If you live at the top of a mountain, where it rains, a lot, I guess you need a sense of humour. I hadn’t expected to see such imaginative art in a garden at the rail track, so who ever you are – WELL DONE!

Corrugated Iron ArtworkCorrugated metal art in a ‘thing’ in Aotearoa (NZ), no idea why but you see it in the most unexpected places. It’s a personal choice I guess but local art adds character so is always a bonus.

5. It gets you from A to B, what more do you need

Oh yes, and the day I travelled was the day I discovered a strange jelly type sweet (I’m reserving judgment on that one, excuse the almost cannibalistic joining of the two dissected bodies) and Peanut slab! Peanut Slab & CoffeeDEEP JOY!!! Anyone travelling in Aotearoa you HAVE to try it (peanut allergy excepted of course)

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Why are the Blue Mountains blue?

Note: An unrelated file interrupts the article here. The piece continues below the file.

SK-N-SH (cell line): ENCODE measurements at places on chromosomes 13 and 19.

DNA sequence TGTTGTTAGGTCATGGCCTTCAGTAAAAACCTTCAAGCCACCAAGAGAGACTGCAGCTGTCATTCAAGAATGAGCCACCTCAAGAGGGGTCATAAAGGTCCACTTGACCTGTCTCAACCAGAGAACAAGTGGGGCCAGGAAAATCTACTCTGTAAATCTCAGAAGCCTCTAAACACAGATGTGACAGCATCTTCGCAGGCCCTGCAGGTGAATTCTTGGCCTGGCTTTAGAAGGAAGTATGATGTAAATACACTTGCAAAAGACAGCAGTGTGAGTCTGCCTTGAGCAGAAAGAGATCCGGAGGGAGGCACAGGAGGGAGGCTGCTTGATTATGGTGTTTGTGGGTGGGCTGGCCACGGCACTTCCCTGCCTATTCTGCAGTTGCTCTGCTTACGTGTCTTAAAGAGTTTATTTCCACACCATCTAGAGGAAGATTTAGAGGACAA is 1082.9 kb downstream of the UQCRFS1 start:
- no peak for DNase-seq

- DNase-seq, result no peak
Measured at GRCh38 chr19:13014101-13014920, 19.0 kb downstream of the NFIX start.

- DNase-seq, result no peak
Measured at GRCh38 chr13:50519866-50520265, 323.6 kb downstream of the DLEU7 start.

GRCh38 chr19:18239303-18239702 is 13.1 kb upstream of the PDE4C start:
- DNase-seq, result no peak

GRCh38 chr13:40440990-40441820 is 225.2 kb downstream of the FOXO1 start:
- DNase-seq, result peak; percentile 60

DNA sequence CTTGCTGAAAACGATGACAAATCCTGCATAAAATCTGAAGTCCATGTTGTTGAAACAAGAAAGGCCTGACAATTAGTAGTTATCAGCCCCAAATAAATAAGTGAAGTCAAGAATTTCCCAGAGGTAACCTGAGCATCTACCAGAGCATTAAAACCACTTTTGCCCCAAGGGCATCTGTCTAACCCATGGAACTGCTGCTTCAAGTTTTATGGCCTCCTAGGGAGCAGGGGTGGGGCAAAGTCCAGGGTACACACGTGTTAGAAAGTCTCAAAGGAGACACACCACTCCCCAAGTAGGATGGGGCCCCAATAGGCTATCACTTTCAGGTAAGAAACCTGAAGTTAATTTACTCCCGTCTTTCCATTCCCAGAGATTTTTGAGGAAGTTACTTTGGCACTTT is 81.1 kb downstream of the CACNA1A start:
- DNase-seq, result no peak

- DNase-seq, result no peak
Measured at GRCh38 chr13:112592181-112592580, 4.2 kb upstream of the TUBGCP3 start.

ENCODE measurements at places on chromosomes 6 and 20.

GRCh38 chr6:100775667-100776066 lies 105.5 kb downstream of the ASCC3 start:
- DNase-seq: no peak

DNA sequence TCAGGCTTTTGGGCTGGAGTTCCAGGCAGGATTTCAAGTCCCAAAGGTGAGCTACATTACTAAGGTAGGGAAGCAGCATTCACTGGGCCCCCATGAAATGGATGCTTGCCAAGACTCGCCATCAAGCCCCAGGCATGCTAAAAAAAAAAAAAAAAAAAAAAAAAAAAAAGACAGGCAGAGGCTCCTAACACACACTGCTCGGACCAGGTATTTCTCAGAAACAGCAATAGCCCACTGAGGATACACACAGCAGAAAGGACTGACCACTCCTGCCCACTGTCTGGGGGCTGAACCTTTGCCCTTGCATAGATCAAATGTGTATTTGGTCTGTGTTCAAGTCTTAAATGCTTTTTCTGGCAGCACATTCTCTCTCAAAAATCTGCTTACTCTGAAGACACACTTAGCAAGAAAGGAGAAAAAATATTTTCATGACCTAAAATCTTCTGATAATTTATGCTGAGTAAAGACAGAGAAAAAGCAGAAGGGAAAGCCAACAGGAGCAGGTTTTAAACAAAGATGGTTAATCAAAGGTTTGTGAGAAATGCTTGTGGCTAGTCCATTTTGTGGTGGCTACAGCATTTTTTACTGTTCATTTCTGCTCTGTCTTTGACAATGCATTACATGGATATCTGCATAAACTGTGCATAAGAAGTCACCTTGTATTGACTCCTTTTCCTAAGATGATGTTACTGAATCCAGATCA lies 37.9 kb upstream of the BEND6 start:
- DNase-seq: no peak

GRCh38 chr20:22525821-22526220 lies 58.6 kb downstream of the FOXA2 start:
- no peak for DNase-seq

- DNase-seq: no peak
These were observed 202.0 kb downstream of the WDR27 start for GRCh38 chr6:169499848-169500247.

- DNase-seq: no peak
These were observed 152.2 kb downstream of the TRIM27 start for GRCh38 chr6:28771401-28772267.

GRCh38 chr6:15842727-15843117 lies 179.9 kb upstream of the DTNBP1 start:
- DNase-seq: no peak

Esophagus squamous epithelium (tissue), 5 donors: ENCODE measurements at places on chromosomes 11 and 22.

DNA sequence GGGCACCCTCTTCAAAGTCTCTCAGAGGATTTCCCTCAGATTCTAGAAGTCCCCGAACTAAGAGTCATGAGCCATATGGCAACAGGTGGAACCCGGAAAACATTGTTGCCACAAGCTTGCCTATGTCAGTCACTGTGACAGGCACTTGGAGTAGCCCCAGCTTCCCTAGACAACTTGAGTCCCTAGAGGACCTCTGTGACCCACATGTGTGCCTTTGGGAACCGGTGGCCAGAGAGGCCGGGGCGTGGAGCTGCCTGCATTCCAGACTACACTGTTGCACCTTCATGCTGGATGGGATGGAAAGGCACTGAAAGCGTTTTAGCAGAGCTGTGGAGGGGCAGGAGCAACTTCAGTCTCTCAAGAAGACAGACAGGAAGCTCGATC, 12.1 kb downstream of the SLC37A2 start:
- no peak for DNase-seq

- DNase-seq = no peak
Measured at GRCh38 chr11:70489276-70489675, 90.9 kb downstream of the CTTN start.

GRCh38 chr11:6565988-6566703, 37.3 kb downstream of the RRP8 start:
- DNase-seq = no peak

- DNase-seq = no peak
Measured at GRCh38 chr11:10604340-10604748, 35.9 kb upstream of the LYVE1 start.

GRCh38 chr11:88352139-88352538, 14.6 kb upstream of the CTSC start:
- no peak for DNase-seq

http://www.newzealand.com/int/arthurs-pass/

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5 Reasons to Visit Wellington in Aotearoa, New Zealand

If you have any recommendations for people who wish to stay longer please let me know, I can only comment on the things I saw in my very few hours in this harbour of culture which sits at the feet of a tall and thriving metropolis.

5 Reasons to Visit Wellington in Aotearoa, New Zealand5 Reasons to Visit Wellington in Aotearoa, New Zealand

After driving for many hours with this view or ones very similar, we arrived in Wellington on the North Island of Aotearoa (aka New Zealand) I can think of a dozen reasons to do the same again, but here’s my first 5.